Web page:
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Diabetic Skin Problems - How to Deal with Dry Itchy Skin
Discover tips to add to your skin care regime!
If you have diabetes then you’re more likely to have dry skin, which can lead to itchiness. Are you one of those who suffer with diabetes and itchy skin? Itchy skin and diabetes often go together. The good news is that by taking care of your skin, you may be able to help reduce the risk of developing skin problems due to dryness and maintain healthy-looking, smooth skin.
Tips and Tricks to Help Diabetic Skin Problems
1. Take Care When Washing
Itchy skin, diabetes related or not, can often be made worse by washing with the wrong skin care products that increase skin dryness. Although you might think you’re doing the right thing by keeping your skin clean, if you’re using the wrong products, or washing too frequently, then you can actually aggravate the problem.
Try to use mild and gentle soaps that are free from harsh chemicals and heavy perfumes. Unless it’s necessary, don’t wash your skin more than twice a day – washing too often, especially with hot water, can actually dry the skin out more. Avoiding these triggers may help to minimize itchiness.
2. Moisturize Your Skin
If you’ve got diabetes, itchy skin due to dryness can be a concern. A good moisturizer like Vaseline® Intensive Care™ Advanced Repair Unscented Lotion may help to soothe and relieve itchiness. With micro-droplets of Vaseline® Jelly and glycerin, this lotion locks in essential moisture to help facilitate the skin’s natural recovery process. It’s fast absorbing and gentle on skin.
Moisturizing can help to calm your dry skin and may reduce the urge to scratch. Remember, even though dry, itchy skin can be uncomfortable, always try your best to avoid scratching as this can lead to skin becoming damaged. If you have diabetes and damaged skin, you should always consult your doctor for advice.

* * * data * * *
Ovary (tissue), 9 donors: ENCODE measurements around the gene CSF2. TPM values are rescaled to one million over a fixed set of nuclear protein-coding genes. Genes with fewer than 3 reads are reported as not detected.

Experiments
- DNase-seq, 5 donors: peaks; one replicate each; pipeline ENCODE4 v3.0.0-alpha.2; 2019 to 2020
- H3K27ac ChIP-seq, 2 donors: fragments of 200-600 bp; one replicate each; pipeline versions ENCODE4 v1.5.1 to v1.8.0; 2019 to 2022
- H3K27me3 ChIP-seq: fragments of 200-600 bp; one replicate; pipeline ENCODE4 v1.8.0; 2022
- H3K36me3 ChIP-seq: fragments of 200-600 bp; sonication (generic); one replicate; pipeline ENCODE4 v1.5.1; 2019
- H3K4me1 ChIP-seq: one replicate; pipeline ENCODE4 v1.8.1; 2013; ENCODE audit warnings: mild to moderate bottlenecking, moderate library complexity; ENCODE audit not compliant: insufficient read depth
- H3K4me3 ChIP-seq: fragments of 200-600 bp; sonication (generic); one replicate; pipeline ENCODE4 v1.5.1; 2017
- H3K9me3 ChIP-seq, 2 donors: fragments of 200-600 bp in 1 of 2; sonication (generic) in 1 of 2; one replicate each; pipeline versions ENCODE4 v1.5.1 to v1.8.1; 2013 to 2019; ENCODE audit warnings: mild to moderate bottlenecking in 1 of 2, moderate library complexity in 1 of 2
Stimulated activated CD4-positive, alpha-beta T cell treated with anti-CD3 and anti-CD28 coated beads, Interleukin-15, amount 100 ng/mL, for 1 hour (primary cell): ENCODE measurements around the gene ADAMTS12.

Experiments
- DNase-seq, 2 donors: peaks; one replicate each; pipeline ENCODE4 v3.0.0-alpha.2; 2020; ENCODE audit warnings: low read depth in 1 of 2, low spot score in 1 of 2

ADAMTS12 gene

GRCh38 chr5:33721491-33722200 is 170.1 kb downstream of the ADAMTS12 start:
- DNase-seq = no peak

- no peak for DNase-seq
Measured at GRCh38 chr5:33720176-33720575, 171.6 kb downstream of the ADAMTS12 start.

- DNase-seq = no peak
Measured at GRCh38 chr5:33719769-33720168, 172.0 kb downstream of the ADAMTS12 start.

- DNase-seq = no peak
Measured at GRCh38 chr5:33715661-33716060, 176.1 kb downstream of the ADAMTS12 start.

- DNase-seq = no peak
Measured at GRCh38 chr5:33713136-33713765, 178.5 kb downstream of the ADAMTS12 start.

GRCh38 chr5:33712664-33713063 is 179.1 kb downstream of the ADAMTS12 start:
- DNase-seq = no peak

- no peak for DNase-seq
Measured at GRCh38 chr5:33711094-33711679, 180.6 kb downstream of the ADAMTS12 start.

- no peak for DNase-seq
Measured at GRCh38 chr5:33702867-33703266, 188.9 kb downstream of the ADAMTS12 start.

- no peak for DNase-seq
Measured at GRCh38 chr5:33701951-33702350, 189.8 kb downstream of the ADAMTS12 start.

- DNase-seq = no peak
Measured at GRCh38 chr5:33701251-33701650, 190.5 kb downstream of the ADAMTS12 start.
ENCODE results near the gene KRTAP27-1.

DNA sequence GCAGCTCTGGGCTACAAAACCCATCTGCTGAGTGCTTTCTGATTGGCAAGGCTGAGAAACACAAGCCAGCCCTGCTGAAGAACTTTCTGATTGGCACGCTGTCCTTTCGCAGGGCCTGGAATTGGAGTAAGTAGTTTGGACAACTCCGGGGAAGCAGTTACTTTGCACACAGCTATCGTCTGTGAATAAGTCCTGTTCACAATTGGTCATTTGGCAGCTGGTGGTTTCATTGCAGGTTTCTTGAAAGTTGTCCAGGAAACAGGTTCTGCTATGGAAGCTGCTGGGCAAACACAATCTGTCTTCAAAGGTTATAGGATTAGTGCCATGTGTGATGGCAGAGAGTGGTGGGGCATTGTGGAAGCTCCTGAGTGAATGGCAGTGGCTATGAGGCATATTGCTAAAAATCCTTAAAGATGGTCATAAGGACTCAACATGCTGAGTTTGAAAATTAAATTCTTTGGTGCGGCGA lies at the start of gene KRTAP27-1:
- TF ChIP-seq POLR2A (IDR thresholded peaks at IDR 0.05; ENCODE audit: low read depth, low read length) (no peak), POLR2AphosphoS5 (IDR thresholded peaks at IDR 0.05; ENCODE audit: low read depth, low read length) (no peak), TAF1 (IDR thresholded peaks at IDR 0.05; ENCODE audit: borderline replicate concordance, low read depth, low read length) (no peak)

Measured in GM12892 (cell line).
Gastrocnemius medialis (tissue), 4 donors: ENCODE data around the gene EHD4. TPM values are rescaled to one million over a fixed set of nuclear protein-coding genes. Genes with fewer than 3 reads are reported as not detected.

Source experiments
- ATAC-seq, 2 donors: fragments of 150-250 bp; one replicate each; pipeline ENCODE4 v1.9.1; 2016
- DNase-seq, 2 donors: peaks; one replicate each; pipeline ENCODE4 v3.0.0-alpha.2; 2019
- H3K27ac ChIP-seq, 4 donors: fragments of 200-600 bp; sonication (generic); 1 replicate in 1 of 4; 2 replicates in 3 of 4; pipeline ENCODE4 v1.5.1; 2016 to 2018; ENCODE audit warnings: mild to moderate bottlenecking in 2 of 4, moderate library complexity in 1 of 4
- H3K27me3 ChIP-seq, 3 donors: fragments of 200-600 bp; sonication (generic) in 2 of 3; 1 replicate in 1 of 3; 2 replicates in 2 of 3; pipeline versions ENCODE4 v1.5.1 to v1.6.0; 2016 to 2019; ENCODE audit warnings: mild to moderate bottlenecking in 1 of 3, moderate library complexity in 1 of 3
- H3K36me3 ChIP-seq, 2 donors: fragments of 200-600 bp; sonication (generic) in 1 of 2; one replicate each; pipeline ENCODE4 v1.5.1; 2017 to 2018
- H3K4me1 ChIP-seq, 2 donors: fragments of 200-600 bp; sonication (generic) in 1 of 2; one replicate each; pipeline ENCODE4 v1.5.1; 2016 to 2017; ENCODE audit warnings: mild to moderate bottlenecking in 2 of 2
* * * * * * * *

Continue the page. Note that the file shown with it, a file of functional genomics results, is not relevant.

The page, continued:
While dry and itchy skin is a general concern for those who have diabetes, the feet in particular can be prone to dryness. It’s essential to moisturize your feet regularly to help prevent dry, cracked feet, which can lead to itchiness. Apply Vaseline® Jelly to your feet to seal in moisture and help stop them from drying out.
3. Be Careful When Dressing
Many people who have diabetes actually wear the wrong type of shoes, which can increase the risk of skin problems on the feet. Poorly fitting shoes that do not support the foot can lead to sores, blisters, calluses, or ulcers. Be sure to wear appropriate shoes and consult your doctor or podiatrist for advice on specific footwear and shoe inserts available for diabetics.
It’s also a good idea to think about the clothes you wear and the detergent you use to wash them. Avoid wearing rough, scratchy materials that could aggravate dry skin and choose loose-fitting clothing made of smooth-textured fabrics like cotton to help reduce irritation. Also, use a mild, fragrance free laundry detergent to wash your clothes.
4. Exercise Regularly
Muscle cells are much better at processing glucose than fat cells. The National Institute of Diabetes and Digestive and Kidney Diseases (NIDDK) recommends building muscle to help control blood sugar levels and reduce the risk of diabetic skin issues. Even light bursts of exercise, like going for a quick walk could have an impact.
If you have diabetic skin issues related to dryness, caring for every part of your body, including your feet, is essential – regular moisturizing can help to soothe itchy skin and seal in moisture to reduce dryness. You should also avoid irritants like very hot water, fragranced products, and rough materials in order to help reduce skin irritation. Living with diabetes and skin problems may be difficult, but you can help to manage and relieve some of the symptoms of dryness associated with diabetes with the tips above – why not give them a try at home?
Check out our article on dry, itchy skin relief for more useful tips.
The advice in this article does not constitute medical advice, it is solely available for information purposes.
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